Even Mortensen admits to putting off reading Cormac McCarthy's original Pulitzer Prize-winning, Oprah-endorsed, survivalist tone poem, until he was sent Joe Penhall's adapted screenplay. "Everybody had been saying to me that I must read it. I'm stubborn so I went in the opposite direction," he says. "But after reading the script I had to read the book. It's a very faithful adaptation; in fact it is probably the most faithful I've ever been part of. And I include The Lord of the Rings, which was very faithful to Tolkien's spirit."
The real pull, however, was the theme of fatherhood. Mortensen cracks with pride if you ask about Henry, his 21-year-old son by Exene Cervenka, singer with the influential punk band X. Their marriage ended after 11 years but the couple remain on amicable terms, and Henry is the apple of his eye. They share a "pals" relationship, writing poetry, jamming together, and taking cross-country drives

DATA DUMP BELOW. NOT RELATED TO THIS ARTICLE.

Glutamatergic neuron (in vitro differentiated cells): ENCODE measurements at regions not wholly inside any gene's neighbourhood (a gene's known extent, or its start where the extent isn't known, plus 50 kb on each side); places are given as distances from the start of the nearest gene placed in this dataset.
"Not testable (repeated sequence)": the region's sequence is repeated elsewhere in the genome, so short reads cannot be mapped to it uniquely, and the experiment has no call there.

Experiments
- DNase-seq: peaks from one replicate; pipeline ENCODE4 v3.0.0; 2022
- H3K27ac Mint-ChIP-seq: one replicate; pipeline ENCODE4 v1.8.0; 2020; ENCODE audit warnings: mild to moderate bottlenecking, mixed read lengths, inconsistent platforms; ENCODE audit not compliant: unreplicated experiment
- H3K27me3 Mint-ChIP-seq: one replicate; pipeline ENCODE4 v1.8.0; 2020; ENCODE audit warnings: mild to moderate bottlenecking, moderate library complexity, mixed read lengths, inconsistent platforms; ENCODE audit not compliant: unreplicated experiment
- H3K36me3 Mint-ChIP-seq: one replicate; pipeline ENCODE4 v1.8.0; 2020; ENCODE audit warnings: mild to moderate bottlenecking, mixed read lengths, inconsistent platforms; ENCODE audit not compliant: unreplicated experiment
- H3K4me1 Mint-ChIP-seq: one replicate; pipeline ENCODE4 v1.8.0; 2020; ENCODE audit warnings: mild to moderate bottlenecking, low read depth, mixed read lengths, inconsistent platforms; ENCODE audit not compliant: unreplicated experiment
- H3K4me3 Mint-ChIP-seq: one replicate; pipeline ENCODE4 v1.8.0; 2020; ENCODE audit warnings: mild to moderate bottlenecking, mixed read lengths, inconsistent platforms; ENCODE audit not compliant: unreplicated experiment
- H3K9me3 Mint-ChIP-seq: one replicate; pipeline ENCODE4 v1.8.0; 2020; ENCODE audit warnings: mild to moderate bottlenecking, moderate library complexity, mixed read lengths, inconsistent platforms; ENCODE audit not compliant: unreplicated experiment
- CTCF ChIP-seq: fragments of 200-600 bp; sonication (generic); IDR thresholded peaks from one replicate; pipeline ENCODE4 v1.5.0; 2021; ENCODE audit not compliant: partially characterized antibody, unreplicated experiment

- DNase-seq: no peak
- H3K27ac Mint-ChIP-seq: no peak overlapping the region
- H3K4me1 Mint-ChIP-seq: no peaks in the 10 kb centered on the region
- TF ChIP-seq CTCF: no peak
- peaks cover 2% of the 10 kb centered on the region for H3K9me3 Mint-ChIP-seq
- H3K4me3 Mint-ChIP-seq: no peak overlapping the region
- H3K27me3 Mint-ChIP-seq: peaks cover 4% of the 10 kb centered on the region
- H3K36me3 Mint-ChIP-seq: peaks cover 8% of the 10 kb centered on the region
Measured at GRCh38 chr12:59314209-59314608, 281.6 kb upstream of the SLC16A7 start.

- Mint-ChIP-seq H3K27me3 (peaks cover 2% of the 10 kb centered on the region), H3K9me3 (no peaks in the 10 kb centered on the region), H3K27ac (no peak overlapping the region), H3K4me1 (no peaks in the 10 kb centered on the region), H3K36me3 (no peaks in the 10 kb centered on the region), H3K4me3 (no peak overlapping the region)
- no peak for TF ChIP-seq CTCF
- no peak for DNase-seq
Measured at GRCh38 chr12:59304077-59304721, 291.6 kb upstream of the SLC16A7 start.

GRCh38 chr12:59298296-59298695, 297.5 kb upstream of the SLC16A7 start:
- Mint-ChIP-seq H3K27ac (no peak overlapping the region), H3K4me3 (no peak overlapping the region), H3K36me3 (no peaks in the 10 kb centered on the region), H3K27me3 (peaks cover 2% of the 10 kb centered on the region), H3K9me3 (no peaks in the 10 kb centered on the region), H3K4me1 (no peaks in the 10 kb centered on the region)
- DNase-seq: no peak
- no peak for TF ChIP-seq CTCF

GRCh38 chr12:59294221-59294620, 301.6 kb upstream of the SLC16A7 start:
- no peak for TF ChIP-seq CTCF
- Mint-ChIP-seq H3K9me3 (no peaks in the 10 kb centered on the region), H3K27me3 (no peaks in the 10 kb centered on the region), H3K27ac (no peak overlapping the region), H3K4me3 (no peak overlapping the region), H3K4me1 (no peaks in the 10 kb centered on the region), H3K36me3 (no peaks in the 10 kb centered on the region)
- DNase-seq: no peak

Henry is now at university but as a child he had a cameo in The Lord of the Rings: The Two Towers and played Mortensen's character's son in Crimson Tide. It was Henry, a Tolkien fan, who urged his father to accept the role of Aragorn after he had initially knocked it back because it meant living in New Zealand for two years, away from his son.
Unsurprisingly, then, when Mortensen met [sic] Cormac McCarthy before filming The Road, the main topic was children. "My character's only concern is the wellbeing of his child," says Mortensen. "'Will he be safe when I'm gone? Will he be happy, have enough money?' It's something we can all relate to. My relationship with my son, my ex-wife, my father and my grandfather all came into play. Kodi Smit-McPhee, who plays my son, reminded me of my own son when he was 11 but also of myself."